'Carouselgate' could mean Centreville carousel won't be leaving, at least for now
Deal to sell 110-year-old carousel could fall through due to political opposition in Carmel, Indiana
Centreville's century-old carousel might be staying put, at least for now, while the debate over whether or not to go through with the sale goes around and around in the U.S. city that made the deal to buy it.
Officials from the city of Carmel, Indiana — located just north of Indianapolis — approached Toronto Island's Centreville Amusement Park with a $3-million offer to buy the 1907 Dentzel carousel, which has been a popular attraction on the island since 1966.
But it turns out the offer was made without the approval of Carmel's city council and those opposed to using part of the proceeds of a bond issued by the city to buy it are now calling the controversy "Carouselgate."
"I have no objection to bringing the carousel, but it's just a matter of using public funds," said Ed Shaughnessy, a resident who is campaigning for more financial accountability.
The city is about to float a $101 million US bond to fund a mega-project to redevelop the city's downtown, which will include the construction of a luxury hotel.
Part of the plan earmarks $5 million US to buy Centreville's carousel, move and refurbish it, buy land for it and construct a building to house it.
Now the project, which is championed by the city's mayor Jim Brainard, is coming under fire from those who are concerned that property taxes will go up if the city doesn't have enough revenue to pay back the bonds.
Shawnda Walker, Centreville's director of marketing, said while they have a purchase and sale agreement with the city of Carmel, it's not finalized.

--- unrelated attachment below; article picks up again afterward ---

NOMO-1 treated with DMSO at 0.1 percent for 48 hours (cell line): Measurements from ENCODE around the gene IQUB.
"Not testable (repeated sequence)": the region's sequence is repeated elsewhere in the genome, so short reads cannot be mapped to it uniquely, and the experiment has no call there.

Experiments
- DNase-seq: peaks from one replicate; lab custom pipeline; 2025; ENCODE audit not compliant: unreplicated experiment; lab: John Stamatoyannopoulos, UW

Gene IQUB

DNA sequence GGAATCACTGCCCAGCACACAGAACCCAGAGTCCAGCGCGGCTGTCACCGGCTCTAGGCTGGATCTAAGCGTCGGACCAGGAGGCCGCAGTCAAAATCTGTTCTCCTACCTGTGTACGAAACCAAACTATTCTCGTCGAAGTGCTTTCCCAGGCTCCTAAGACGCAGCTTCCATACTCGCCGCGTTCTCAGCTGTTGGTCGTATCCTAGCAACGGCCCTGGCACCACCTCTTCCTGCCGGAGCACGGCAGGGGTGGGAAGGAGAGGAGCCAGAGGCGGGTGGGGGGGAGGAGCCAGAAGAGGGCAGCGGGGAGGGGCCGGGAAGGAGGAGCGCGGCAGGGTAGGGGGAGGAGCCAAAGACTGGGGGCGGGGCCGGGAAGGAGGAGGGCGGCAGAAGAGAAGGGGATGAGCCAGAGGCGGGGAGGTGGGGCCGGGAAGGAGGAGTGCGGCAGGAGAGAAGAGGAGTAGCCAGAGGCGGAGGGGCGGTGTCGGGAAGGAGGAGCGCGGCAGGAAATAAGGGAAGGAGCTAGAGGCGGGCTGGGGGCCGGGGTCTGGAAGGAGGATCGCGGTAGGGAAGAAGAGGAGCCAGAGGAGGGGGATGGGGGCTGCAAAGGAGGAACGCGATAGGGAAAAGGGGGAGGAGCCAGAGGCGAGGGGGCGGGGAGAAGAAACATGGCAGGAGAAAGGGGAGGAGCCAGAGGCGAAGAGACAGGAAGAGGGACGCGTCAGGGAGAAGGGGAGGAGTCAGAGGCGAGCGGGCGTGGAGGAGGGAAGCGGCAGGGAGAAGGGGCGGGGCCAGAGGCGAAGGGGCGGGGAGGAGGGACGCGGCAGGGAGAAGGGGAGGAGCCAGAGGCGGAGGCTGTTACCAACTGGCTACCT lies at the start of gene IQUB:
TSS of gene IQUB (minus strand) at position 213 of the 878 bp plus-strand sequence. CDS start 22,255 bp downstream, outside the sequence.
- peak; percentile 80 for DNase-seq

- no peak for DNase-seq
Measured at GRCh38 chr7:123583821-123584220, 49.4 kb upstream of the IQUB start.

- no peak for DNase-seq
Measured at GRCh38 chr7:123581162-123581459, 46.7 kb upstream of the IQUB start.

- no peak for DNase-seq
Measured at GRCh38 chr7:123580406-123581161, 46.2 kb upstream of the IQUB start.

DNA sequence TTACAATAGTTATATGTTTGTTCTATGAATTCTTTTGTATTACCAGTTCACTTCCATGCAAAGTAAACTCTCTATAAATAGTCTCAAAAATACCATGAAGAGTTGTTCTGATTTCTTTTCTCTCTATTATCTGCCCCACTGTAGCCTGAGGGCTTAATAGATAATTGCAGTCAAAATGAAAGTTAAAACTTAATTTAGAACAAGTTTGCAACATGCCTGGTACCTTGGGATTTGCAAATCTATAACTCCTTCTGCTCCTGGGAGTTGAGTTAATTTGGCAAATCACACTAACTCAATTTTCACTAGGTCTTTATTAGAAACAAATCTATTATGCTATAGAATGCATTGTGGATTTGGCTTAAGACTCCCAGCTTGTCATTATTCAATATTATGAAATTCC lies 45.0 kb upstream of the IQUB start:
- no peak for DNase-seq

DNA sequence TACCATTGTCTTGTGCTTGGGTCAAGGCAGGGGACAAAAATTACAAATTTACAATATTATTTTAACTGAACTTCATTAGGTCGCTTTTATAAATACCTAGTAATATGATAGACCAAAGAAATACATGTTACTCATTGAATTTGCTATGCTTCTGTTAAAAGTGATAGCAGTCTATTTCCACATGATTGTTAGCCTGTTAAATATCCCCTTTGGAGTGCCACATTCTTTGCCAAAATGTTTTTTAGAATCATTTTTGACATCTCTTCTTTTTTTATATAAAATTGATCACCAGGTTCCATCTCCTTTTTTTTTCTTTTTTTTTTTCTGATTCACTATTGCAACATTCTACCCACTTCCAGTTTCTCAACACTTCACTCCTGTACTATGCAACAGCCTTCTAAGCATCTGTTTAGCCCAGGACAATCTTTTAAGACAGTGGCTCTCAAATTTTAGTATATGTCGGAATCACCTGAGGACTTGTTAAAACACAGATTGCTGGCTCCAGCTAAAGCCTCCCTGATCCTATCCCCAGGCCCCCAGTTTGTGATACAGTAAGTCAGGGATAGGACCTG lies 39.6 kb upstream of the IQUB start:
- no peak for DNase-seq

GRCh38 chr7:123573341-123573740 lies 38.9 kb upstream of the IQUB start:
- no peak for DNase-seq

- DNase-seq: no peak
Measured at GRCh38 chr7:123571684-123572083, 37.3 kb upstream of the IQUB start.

"It's like when you sell a house. There are conditions you have to meet and there's a deadline for that," she said.
A statement posted on the city of Carmel's Facebook site said media reports that the purchase of the carousel was a "done deal" are not true.
"This offer to purchase has always been contingent on approval of funding by the Carmel City Council," the statement says.
A screencapture of the purchase agreement states the city will "act in good faith to make the appropriation before October 31, 2017."
The city of Carmel declined CBC Toronto's request for an interview, but it's been reported in the The Indianapolis Star that five of seven city council members have come out against using public funds to buy the carousel.
The paper also quoted Mayor Brainard as saying he would like to see a funding scheme for the deal that would meet with council's approval.
As for Walker, she says there's little Centreville can do but wait and see. She said the amusement park needs the money to lessen the impact of $6 million worth of flood damage and another $8 million in lost revenue this summer.
"That's a huge amount of money to recoup for a small, privately-owned business that is seasonal," Walker said, adding the park has had other "nibbles" from potential buyers that they could pursue if the deal does fall through.